Impacts of after-action reviews on mathematical learning performance


Reviewing the completed exercises was essential to mathematical learning, but students often jump to the next exercise after finishing the current one without reviewing. It is not clear how to effectively conduct this learning activity. On the other side, after-action reviews (AARs) have proved to be a good learning practice that has been widely used in military and unmilitary training for decades. It helps students learn through reviewing. This study applied AARs in mathematical learning to improve students’ learning effectiveness through reviewing their completed exercises. In addition, the study further investigated how the question types of AARs influence students’ cognitive engagement. Ninth-grade students (N = 125) were randomly assigned to one of three experimental conditions (AARs of general questions, AARs of specific questions, and no AARs). The results revealed that conducting AARs after solving mathematics problems could significantly improve learning performance (p <.05). Compared with AARs of specific questions, AARs of general questions could significantly improve students’ cognitive engagement (p <.001). The findings provide important implications for mathematical education and learning practice.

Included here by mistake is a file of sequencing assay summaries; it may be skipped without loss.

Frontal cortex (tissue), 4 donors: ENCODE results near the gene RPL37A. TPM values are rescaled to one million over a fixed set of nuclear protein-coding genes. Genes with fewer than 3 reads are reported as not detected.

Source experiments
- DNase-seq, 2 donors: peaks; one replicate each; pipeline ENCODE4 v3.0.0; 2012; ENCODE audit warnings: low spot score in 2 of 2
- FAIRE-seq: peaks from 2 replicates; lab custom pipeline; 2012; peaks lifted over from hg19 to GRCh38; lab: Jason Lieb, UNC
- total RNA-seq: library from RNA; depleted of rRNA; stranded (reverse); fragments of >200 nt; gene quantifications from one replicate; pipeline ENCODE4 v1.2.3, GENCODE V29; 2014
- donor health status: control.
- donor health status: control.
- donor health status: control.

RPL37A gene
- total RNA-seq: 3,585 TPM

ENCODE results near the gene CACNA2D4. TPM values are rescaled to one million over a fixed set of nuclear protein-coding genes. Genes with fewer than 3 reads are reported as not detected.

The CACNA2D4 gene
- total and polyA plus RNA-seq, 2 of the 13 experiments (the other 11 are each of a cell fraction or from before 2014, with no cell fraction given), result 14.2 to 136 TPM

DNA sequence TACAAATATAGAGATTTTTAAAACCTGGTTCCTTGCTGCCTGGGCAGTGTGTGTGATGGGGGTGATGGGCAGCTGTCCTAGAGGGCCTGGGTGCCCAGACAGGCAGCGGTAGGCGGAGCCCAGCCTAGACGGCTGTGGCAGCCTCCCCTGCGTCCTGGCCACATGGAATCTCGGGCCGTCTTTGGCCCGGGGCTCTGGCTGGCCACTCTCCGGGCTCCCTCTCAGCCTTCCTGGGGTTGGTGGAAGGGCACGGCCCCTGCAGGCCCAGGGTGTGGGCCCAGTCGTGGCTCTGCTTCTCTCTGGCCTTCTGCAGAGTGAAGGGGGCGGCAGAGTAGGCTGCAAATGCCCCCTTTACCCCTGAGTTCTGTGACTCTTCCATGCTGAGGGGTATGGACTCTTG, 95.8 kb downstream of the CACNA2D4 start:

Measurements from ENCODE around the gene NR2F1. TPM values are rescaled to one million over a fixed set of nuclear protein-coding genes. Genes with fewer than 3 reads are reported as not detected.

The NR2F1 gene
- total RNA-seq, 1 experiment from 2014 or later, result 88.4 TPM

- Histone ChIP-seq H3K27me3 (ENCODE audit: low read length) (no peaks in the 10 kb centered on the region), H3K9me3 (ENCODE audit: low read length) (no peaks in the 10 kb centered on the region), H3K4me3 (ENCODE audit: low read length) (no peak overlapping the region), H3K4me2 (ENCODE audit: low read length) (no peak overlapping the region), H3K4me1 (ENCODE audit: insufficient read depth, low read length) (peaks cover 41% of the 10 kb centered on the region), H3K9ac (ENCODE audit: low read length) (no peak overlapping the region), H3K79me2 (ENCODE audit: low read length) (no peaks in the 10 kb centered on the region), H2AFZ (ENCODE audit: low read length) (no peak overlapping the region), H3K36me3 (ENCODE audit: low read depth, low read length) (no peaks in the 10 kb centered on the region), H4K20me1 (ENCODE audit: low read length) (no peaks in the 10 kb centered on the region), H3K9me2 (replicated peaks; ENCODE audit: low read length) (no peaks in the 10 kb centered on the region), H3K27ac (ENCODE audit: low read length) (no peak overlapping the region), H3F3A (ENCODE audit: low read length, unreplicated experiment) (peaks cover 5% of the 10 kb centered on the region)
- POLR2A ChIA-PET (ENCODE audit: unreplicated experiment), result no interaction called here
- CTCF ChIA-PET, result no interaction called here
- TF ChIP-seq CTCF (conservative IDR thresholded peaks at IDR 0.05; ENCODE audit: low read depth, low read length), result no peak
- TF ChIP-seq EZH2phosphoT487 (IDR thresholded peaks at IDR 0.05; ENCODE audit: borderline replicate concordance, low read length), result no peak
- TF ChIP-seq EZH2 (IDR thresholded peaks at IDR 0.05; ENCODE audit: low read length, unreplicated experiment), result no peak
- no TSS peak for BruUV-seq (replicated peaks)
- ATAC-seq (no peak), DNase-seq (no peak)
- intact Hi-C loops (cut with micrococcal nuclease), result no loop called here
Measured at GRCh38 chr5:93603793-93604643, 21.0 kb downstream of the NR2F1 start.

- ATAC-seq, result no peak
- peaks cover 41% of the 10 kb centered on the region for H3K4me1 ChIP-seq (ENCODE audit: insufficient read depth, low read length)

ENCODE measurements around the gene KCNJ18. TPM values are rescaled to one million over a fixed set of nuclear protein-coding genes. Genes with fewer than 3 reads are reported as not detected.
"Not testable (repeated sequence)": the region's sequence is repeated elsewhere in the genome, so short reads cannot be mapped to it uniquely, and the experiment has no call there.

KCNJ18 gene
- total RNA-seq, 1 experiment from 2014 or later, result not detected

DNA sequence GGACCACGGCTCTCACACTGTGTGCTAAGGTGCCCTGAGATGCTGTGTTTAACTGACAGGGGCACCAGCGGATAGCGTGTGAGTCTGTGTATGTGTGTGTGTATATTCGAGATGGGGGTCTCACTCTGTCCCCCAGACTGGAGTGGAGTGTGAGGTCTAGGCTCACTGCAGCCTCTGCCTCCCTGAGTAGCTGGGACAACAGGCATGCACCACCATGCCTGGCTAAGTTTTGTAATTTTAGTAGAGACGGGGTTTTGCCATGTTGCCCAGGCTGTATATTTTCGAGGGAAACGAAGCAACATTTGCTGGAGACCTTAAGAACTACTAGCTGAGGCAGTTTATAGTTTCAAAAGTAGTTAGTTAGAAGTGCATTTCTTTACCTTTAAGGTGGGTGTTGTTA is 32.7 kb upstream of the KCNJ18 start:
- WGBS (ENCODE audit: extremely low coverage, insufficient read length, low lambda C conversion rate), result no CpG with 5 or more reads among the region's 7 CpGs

Publication Title

Learning and Motivation